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Software Cooks Up Profits

Food and beverage directors and caterers are boosting profits and cutting waste thanks to catering and event management software programs.

GETTING A GRIP David Grant, owner of David M. Grant Caterers in Shelton, Conn., has been using CaterEase catering and event management software for two years. "The biggest benefit is it keeps you organized," he says. "My business makes a little more than $1 million a year, and I am able to handle the office by myself.

"The feature I like most is that it keeps a schedule of all my parties and events, so I can find out what the sales will be for that week," he adds.

Horizon Business Services in Naples, Fla., manufactures the software. Chris Kopriva, a consultant with Horizon, says, "Clients can book orders, write contracts, reserve rooms and run various reports."

The company is constantly adding new features to the software, he says. "We upgrade a minimum of two to three times per year. The last upgrade included more than 150 new features."

One new feature is a field layout wizard. "It allows users to rearrange what they are looking at on their screen," Kopriva says. "Just by changing the order of columns in a graph, each user on a network can be looking at a completely different representation of the same data."

On the horizon, "We'll be addressing Web service, so users can book functions over the Web," he adds.

THE BIG PICTURE Robert Hatt, director of catering at the Four Seasons Hotel Toronto (Canada), says he uses Delphi catering and event management software primarily for sales and catering functions.

"It helps us access specifics of our data base," he says. "We can pinpoint where our business is coming from and what market segments are performing well. From a booking standpoint, we can monitor when we are able to confirm a function space so that we don't double-book."

Hatt adds that the program has enabled catering managers to become more sales focused. "Using it for a reference gives me a better picture on how to sell to clients."

Charlie Hoppensteadt, executive director of development for Newmarket International of Portsmouth, N.H., says the company's Delphi software is a Windows-based program that lets nothing fall through the cracks, from important customer calls to banquet event orders.

"Group sales is a major part of a hotel's operations, ranging anywhere from 20 percent to 80 percent of total sales," he says. "Users can key in information and easily evaluate how profitable a piece of business is going to be."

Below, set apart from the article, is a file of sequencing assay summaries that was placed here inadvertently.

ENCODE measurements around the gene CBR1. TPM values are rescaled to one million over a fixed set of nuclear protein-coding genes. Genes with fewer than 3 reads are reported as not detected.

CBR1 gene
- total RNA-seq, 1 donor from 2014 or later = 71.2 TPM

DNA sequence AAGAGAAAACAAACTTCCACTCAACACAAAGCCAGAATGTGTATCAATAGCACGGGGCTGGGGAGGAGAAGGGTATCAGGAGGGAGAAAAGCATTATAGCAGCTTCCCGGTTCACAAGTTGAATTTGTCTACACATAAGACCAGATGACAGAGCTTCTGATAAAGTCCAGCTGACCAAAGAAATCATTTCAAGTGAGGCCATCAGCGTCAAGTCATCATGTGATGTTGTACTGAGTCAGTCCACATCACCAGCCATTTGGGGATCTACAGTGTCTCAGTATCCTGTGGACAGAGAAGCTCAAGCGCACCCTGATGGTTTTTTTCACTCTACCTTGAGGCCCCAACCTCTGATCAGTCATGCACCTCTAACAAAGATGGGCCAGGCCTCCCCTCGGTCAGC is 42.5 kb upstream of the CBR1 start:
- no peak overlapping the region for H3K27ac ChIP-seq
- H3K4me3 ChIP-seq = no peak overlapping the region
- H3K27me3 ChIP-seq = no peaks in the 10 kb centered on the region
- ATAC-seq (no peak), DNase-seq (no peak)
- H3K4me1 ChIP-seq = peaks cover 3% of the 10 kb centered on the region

Hoppensteadt says the program also makes reporting quick and easy. "It has the ability to compile information such as reports on sales productivity and occupancy."

Newmarket International also manufactures Breeze, an application with the core functions of Delphi minus some of its yield management and query capabilities, designed for properties with fewer than 200 guestrooms.

TAKING STOCK Carol Osborne relies on Food-Trak food and beverage management software to control her restaurant inventory. Osborne, office manager at University Club of Phoenix (Ariz.), a private membership restaurant that seats 190, says, "It saves a lot of time because I just enter numbers and don't have to do any of the adding functions."

Paul Grogger, a software consultant at System Concepts, Inc., in Scottsdale, Ariz., developer of the software, says it can build and cost a menu as part of its program.

"The program can cost, size and determine the ingredients necessary for a function based on the chef's recipes and today's market prices," he says. In an era of growing health consciousness, "The program also provides a full nutritional analysis based on a recipe."

Grogger says the software offers several inventory control reports including item usage, cost of goods and perpetual inventory (what's left on the shelf after sales), as well as forecasting reports.

New features are constantly being added, such as the recipe designer sheet, which allows users to attach a picture or an audiovisual file to a recipe sheet. "You can click on a recipe file and watch a video file on how you make the dish," Grogger explains.

"The program can usually return from 2 percent to 5 percent of a company's food and beverage usage dollars by offering timely information," he adds.

Resources: David M. Grant Caterers, 203/924-2623; Four Seasons Hotel Toronto, 416/928-7310; Horizon Business Services, 800/863-1616; Newmarket International, 603/436-7500; System Concepts Inc., 800/553-2438; University Club of Phoenix, 602/254-5408

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